PDA

View Full Version : My stint as an intern



mano
09-30-2012, 03:04 PM
Since June I've spent most Fridays as a prep cook intern at Lacroix Restaurant at the Rittenhouse Hotel in Philadelphia. Chef Jean-Marie Lacroix had enough clout to get a huge kitchen with six walk-ins and top-of-the-line equipment. He retired five years ago and there have been several executive chefs since then. When my wife and I celebrated the 30th anniversary of our first date current executive chef Jon Cichon came by to congratulate us. We chatted about Japanese knives and work ethic and when I asked to intern for a day he agreed and left his card.

I arrived in my chef’s coat, checkered pants, sneakers and knife bag. By the end of the five hour shift I learned why back of the house (BOH) professionals wear good clogs. My legs and feet were so sore I could barely walk. Chef had me work with Jesse, a young prep cook who demonstrated how to do each task and on the corner of my cutting board left examples of how the food should look. Lacrcoix is one of Philadelphia’s fine dining restaurants where everything was presented perfectly. It took a while to settle in as I worried the quality of my work was crap. That a patron would complain and the fault would be traced back to me. When we were breaking down our stations I asked to come back again.

Most everyone in the kitchen is young enough for me to be their father, and in a few cases, grandfather. Anyone who watches television knows most kitchens have screaming, prima dona’s and a few thrown pots. Not so at Lacroix. At 29, Cichon’s crew is focused and calmly intolerant of mistakes. I don’t see the paper towel I dropped and the sous chef picks it up and reminds me; a line cook explains why my par boiling pot should be bigger and everyone keeps an eye on the entire kitchen, jumping in to help if needed. When it was clear I couldn’t cut a watermelon into perfect 1” squares a line cook gave me something else to do. At home the next day I tried with a watermelon and cantaloupe with a 50% success rate.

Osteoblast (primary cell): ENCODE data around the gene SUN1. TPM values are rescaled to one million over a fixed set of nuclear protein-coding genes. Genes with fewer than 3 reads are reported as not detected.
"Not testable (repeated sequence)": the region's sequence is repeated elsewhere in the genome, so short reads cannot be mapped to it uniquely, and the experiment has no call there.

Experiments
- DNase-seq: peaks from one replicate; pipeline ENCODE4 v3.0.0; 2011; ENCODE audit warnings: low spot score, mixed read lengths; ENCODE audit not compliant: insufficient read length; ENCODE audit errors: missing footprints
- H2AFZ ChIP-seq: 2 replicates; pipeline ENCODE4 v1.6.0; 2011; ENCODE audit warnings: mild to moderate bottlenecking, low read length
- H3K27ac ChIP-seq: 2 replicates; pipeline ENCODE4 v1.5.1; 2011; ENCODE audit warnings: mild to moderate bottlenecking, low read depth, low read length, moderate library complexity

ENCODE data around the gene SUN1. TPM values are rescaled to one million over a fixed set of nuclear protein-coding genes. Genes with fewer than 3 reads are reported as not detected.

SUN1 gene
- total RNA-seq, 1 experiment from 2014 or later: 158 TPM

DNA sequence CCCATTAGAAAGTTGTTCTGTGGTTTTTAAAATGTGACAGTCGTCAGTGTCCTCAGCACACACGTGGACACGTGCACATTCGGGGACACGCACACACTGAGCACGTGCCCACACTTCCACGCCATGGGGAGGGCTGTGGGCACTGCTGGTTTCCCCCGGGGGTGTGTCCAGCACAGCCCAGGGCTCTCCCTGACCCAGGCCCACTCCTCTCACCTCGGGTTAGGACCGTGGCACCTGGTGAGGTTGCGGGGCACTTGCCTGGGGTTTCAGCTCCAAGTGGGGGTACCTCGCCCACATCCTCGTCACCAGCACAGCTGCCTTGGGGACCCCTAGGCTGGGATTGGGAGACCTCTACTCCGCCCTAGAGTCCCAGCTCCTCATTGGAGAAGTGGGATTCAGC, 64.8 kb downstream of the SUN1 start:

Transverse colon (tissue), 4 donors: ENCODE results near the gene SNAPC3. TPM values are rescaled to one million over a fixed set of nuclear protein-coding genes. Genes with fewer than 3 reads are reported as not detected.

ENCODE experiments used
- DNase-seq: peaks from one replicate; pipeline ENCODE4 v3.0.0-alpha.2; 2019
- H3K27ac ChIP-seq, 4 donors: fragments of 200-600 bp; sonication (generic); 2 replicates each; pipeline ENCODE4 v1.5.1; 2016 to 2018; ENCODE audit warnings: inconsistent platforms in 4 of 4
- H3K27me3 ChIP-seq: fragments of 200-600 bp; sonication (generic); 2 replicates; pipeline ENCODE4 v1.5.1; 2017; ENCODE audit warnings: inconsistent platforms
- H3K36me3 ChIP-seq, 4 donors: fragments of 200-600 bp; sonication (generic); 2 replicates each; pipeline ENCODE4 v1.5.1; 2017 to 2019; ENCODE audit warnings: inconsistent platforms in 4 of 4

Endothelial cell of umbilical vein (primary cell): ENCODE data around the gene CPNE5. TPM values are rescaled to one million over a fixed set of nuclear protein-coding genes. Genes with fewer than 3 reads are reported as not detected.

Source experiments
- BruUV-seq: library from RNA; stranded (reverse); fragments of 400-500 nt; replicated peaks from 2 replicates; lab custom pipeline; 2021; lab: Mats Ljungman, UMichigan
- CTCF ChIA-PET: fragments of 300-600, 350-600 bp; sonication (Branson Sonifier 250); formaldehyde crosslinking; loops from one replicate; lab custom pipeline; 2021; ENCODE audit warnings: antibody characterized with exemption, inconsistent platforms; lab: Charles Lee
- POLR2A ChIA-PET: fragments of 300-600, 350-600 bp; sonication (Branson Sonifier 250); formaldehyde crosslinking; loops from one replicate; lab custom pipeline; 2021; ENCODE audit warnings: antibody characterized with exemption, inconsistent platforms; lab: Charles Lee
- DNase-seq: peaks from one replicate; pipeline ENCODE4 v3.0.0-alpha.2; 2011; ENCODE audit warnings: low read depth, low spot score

They’re also an unusually friendly bunch. All kitchen, room service and front of house staff have to pass by my work station and on the first day most introduced themselves. By the end of my second shift (I’d bought a pair of recommended Sanita clogs) BOH were giving fist bumps saying, “See you next Friday.” As the line cooks got to know me they offered more interesting jobs other than the “Mind numbing prep work.” In late September people asked what was wrong that I wasn’t returning (I had to devote more time to my day job) and Chef Cichon took time to go over my menu for a wine group dinner we were hosting at home.

Among family and friends I’m considered a pretty fair cook and over the past few years I’ve acquired some excellent Japanese knives that have been custom rehandled. Pro cooks are notorious for using dull knives but at Lacroix the BOH know their cutlery. They admired mine but usually demurred when I asked if they wanted to try them. Before using one of my knives to demonstrate something they always asked permission. As far as my home cooking abilities are concerned, I’m reminded of how Bill Burford regularly got his ass kicked in his book Heat: An Amateur's Adventures as Kitchen Slave.

Before I left I asked myself if I would hire me to prep at Lacroix and the answer was no. In fact, the longer I worked at Lacroix the difference between home cook and professional become more obvious. Work there was rarely fun. A pro kitchen is intense and for me there was some blood, and plenty of sweat and frustration that my hands wouldn’t do what my brain told them. My skills improved 100% but I was still slow and unskilled by comparison.

I’d go back in a heartbeat.

wenus2
09-30-2012, 03:18 PM
Hah!
Great story Mano, such a fun read.
Sounds like a really cool experience, and a nice place to fall into for the opportunity.